5 Time Blocking Tips to Boost Your Productivity
If you’re a procrastinator at heart, you’ve probably tried many tactics to motivate yourself. Or perhaps you’re naturally a productive person, but you’re overwhelmed by your schedule. Time management tools and techniques are everywhere. Time blocking is one of these useful strategies that can improve your focus and productivity.
What is time blocking?
Time blocking is a time management system where you split your schedule into blocks based on the tasks you have to complete. Instead of a simple running to-do list, you set specific times where you only focus on certain tasks.
For example, you may block off 8-10 AM for emails only. This means you don’t focus on any other tasks during these hours. In theory, this should help you clear your inbox and keep you laser-focused on your task.
Common time blocking mistakes
As co-founder of Emery, I regularly conduct productivity coaching sessions with our users. I noticed that many people don’t understand how to use time blocking correctly.
People often book their entire day, including breakfast and sleep. While you may think booking everything in your calendar will improve your productivity, holding yourself hostage with a 20-item schedule is not the way. If you fall behind on one thing, you’ll have to adjust the entire plan, which adds stress to your day.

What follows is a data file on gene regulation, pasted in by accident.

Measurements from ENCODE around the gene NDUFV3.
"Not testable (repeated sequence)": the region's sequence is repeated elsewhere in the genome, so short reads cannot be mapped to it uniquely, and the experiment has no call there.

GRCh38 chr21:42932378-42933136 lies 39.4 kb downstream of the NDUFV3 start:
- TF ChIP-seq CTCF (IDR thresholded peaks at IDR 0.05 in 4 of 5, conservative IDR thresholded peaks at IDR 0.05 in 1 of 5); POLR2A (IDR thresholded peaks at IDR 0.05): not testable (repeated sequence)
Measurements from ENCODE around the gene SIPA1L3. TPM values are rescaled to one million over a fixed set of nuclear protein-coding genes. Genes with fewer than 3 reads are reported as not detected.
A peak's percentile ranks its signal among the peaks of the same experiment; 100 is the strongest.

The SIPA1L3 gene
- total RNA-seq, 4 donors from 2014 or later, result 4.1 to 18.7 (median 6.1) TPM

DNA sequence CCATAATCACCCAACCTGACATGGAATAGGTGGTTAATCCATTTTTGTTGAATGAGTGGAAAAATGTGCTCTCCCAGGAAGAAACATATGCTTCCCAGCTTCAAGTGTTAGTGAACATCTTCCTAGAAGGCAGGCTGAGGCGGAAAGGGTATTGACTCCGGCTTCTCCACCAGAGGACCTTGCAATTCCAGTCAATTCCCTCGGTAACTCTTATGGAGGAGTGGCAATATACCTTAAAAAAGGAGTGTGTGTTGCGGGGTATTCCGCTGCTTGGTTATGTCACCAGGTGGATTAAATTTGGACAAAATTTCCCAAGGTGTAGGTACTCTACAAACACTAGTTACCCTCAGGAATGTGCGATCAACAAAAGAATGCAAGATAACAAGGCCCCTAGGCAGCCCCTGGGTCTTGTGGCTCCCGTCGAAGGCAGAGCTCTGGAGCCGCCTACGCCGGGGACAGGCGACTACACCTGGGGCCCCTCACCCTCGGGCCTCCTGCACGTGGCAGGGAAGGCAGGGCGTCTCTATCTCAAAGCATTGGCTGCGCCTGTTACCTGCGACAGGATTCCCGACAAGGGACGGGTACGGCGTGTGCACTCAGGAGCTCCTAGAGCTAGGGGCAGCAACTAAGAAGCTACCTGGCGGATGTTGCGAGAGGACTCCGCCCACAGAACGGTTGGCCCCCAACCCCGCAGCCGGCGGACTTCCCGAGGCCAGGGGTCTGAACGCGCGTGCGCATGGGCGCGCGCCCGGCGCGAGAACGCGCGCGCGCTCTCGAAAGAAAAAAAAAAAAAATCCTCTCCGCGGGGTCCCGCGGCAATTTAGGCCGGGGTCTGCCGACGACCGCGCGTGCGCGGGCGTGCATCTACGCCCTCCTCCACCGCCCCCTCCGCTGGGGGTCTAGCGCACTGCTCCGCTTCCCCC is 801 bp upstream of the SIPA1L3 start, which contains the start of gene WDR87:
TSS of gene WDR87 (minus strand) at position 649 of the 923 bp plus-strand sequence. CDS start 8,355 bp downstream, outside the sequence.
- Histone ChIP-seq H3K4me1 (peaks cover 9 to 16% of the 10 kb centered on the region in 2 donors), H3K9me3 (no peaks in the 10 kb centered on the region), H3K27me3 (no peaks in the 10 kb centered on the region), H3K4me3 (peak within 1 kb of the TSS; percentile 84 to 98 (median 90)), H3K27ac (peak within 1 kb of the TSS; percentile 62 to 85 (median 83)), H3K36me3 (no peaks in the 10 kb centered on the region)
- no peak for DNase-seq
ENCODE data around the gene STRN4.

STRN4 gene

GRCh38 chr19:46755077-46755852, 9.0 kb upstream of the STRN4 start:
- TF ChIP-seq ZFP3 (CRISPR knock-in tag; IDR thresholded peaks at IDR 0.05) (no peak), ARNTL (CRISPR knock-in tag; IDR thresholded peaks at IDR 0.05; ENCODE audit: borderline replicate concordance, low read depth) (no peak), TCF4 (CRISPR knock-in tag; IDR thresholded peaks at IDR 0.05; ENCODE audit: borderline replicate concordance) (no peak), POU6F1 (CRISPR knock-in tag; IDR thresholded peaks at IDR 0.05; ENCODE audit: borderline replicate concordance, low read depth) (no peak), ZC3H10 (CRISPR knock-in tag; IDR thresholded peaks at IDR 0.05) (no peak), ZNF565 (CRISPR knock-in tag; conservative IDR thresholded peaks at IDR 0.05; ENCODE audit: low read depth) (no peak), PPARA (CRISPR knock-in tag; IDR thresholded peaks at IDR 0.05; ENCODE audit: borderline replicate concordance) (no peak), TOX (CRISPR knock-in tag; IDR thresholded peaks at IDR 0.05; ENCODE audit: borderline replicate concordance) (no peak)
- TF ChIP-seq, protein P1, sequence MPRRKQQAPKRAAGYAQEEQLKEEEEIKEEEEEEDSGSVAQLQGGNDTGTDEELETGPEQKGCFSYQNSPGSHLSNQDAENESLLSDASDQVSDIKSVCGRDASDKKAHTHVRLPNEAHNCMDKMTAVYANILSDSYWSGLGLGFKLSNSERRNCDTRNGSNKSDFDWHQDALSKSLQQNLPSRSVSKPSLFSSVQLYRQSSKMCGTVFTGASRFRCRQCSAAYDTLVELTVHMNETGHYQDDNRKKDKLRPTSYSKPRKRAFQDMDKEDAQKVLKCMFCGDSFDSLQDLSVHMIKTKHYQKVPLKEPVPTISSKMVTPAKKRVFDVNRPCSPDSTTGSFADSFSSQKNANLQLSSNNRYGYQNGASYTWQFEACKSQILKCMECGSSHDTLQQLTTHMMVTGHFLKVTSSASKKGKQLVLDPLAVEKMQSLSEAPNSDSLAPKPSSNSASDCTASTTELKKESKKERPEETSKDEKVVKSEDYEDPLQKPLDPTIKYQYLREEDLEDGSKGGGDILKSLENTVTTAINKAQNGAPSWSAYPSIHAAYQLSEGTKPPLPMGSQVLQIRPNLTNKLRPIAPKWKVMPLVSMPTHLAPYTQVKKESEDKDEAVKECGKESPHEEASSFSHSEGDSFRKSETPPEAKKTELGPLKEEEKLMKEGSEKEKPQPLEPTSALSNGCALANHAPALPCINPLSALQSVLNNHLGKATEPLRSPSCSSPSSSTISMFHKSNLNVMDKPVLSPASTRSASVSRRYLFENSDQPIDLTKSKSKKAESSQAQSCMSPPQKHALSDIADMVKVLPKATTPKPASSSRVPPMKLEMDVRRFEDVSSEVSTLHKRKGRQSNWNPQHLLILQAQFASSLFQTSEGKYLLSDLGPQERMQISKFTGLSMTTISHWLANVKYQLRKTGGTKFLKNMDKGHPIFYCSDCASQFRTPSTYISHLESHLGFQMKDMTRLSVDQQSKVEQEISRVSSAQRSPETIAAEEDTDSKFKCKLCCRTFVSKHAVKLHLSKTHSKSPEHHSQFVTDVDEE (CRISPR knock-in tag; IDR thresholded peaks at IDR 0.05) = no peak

Before you know it, you’re fretting about time blocking, not your actual work. Plus, you know when you’re going to eat and sleep, so why schedule it?
While you can use time blocking for long-term activities (such as learning a new language) and meeting-packed schedules, these cases are outside the scope of this article.
Let’s take a look at some time-blocking best practices. You'll be able to maximize the value of this tool and improve your chances of productivity success.
Five tips to revolutionize your time blocking
Time blocking can enhance your productivity if you use it to accomplish certain tasks. Here are some great tips to improve your time blocking skills. I’ve also included examples of common mistakes which are easy to make when learning a new technique.